Rishi Sunak to promise ‘bold ideas’ in pre-election pitch

  • Written by Sam Francis and Nick Eardley
  • BBC Politics

Rishi Sunak will say the UK is “at a crossroads” ahead of “some of the most dangerous years”, in an address to voters ahead of the election on Monday.

The Prime Minister will say in a speech that his “bold ideas” could “create a safer future” for Britons.

Labor said the Conservatives could not solve the UK’s problems because “they are the problem”.

National polls show Labor has a lead of up to 20 points over the Conservatives in general election voting intentions.

Mr Sunak is set to argue in a speech in London that voters face a stark choice over who will lead the country through “some of the most dangerous and transformative years” on record.

The Prime Minister is seeking to portray himself as the best person to deal with the challenges after the general elections expected before the end of the year.

He will say he has “bold ideas” that can “create a safer future” for Britons and restore their “trust and pride in our country”.

“I feel a deep sense of urgency because a lot will change in the next five years compared to the past 30 years,” he said.

Mr Sunak will pledge to protect the UK from threats of war, a global rise in migration and “those who seek to undermine our shared values ​​and identities”.

He will pledge to take advantage of the opportunities offered by technologies such as artificial intelligence.

He will say: “Over the next few years, from our democracy to our economy to our society – to the most difficult questions of war and peace – almost every aspect of our lives will change.

“How we act in the face of these changes – not just to keep people safe and secure but to seize opportunities – will determine whether Britain succeeds in the years to come.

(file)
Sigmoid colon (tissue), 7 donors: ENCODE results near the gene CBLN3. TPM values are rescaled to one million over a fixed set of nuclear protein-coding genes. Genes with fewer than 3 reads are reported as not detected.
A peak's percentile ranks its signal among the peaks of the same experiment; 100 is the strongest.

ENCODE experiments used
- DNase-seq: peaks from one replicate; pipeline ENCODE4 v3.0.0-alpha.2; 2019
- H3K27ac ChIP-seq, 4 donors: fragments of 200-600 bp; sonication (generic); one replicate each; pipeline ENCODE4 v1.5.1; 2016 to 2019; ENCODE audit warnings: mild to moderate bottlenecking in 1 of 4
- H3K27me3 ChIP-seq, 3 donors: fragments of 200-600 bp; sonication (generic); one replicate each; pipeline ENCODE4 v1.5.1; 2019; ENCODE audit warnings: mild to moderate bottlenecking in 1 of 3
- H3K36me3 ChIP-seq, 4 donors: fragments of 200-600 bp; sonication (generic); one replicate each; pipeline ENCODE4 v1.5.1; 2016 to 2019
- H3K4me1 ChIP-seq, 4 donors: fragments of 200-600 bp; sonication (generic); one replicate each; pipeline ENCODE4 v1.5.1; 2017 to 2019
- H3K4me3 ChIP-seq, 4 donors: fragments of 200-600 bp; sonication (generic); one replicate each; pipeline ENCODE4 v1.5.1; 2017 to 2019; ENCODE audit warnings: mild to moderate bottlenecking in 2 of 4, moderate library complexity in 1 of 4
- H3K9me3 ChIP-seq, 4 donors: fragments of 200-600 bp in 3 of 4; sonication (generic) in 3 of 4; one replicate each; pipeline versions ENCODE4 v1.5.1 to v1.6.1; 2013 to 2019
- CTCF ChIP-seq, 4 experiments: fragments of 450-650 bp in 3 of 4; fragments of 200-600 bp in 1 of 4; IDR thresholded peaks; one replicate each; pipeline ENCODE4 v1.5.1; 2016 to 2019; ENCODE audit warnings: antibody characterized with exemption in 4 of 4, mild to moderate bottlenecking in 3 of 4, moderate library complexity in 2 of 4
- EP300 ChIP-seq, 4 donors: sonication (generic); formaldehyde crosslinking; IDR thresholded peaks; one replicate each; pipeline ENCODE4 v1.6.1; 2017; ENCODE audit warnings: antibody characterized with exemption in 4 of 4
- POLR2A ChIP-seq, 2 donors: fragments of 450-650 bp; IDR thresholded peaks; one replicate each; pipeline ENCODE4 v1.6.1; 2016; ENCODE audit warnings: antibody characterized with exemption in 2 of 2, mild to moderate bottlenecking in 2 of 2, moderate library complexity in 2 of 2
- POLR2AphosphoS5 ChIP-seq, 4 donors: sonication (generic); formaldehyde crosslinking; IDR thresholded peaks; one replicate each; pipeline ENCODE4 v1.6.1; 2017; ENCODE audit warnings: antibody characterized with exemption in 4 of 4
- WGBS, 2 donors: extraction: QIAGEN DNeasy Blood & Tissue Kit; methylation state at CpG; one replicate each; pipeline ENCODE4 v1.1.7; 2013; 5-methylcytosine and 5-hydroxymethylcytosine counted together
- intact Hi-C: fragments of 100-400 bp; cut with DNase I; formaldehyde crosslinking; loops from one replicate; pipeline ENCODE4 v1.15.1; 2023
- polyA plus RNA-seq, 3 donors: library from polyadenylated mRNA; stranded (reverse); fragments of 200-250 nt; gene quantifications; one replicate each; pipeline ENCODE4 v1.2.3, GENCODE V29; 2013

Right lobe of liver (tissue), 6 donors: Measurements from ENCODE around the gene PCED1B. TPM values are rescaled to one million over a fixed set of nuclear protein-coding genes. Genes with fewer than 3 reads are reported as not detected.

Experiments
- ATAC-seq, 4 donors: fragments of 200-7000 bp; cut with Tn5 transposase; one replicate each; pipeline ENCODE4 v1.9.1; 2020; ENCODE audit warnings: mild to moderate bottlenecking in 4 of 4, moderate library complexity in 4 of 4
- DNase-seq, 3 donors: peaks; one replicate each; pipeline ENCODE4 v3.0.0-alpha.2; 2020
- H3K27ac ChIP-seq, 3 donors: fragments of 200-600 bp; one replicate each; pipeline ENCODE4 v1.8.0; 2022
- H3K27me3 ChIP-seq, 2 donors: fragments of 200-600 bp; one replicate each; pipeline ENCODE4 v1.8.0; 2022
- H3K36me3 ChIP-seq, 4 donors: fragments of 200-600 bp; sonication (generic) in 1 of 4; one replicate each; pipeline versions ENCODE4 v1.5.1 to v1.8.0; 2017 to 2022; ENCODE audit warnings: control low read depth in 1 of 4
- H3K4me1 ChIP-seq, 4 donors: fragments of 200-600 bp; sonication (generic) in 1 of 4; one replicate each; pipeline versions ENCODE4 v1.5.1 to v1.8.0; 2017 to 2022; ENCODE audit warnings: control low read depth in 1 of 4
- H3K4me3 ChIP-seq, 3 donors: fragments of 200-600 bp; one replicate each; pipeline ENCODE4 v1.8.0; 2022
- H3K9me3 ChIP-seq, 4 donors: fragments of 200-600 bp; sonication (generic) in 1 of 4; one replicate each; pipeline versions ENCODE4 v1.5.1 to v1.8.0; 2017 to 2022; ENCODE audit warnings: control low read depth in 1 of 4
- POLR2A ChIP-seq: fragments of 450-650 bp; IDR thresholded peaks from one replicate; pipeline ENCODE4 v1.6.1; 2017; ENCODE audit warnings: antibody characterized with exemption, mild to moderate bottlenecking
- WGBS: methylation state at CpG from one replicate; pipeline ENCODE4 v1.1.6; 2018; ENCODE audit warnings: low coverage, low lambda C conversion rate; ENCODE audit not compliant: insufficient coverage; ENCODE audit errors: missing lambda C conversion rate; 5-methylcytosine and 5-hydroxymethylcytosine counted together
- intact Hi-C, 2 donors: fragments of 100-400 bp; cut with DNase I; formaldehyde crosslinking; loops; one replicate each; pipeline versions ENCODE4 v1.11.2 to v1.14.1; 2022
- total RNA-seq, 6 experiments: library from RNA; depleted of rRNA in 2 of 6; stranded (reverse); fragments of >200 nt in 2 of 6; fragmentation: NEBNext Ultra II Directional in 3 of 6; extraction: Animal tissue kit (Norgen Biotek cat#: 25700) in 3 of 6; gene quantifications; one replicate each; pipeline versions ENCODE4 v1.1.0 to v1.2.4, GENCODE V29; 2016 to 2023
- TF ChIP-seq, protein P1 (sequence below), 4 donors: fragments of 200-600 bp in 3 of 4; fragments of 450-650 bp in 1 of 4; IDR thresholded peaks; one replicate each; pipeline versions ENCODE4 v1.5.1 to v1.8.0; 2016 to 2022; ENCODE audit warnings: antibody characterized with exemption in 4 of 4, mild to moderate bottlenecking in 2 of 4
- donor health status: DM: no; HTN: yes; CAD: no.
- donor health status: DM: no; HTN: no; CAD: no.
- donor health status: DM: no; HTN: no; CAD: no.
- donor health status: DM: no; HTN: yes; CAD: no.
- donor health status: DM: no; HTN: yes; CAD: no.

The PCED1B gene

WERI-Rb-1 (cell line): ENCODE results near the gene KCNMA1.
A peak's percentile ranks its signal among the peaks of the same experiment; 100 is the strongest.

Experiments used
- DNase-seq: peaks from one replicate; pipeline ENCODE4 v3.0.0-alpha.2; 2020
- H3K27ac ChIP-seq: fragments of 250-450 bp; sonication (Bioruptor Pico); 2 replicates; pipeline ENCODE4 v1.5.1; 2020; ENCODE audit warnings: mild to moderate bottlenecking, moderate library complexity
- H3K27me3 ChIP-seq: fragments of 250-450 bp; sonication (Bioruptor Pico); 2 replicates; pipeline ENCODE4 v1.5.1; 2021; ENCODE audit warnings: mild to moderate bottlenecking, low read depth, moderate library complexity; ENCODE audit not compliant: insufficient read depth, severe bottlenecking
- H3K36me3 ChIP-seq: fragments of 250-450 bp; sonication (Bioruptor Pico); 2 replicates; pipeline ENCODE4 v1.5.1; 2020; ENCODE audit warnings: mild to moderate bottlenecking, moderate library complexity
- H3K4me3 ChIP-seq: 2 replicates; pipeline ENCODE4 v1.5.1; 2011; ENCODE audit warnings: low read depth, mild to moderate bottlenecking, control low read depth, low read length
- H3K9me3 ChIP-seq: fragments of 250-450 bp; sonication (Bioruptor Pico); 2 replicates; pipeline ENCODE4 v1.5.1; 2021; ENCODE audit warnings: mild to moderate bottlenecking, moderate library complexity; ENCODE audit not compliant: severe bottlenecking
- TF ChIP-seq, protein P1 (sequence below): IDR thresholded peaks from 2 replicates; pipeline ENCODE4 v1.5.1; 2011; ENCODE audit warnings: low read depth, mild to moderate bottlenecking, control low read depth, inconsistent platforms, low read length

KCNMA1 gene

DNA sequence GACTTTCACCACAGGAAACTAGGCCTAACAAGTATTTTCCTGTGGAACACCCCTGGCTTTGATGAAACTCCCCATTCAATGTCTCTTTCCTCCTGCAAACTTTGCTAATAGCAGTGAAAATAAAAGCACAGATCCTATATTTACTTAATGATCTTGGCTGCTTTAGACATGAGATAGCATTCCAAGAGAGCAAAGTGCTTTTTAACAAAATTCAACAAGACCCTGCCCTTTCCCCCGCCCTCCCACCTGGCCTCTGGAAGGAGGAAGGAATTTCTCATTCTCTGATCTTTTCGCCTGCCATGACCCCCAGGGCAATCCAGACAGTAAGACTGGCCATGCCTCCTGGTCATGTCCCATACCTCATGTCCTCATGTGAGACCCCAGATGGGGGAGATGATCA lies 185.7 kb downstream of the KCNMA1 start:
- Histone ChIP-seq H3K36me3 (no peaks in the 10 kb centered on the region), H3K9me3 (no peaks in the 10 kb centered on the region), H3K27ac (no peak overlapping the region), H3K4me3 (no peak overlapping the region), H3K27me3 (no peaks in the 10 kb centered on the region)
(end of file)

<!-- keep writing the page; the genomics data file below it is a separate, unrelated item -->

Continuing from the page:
“This is the choice facing the country.”

Labour’s national campaign co-ordinator, Pat McFadden, said: “Nothing the Prime Minister says will change the fact that the Conservatives have brought costly chaos to the country over the past 14 years.”

He added: “The only way to stop the chaos, turn the page, and begin renewal is to change the government.”

Downing Street argued that Sunak had a track record of delivering bold solutions, from furlough during the pandemic to the Rwanda scheme – first launched by Boris Johnson’s administration.

The Prime Minister sought to persuade voters that Britain’s economic prospects were improving in an attempt to reverse the Conservative Party’s electoral fortunes.

Whether today’s rallying call is enough to convince Conservative MPs – or voters – is another matter.

Foreign Secretary Lord David Cameron said on Sunday it would be “absolutely right” to hold the general election in the second half of the year to give voters time to see “the success of the economic plan”.

Official figures last week showed that the economy grew by 0.6% during the first quarter, ending the technical recession recorded in the latter half of last year.

But Mr Sunak has faced repeated setbacks – including the results of the recent local elections. His problems were compounded by the defection of Natalie Elphick in protest against his housing record and the stoppage of small boats crossing the Channel – the second MP to desert the Tories for Labour in as many weeks.

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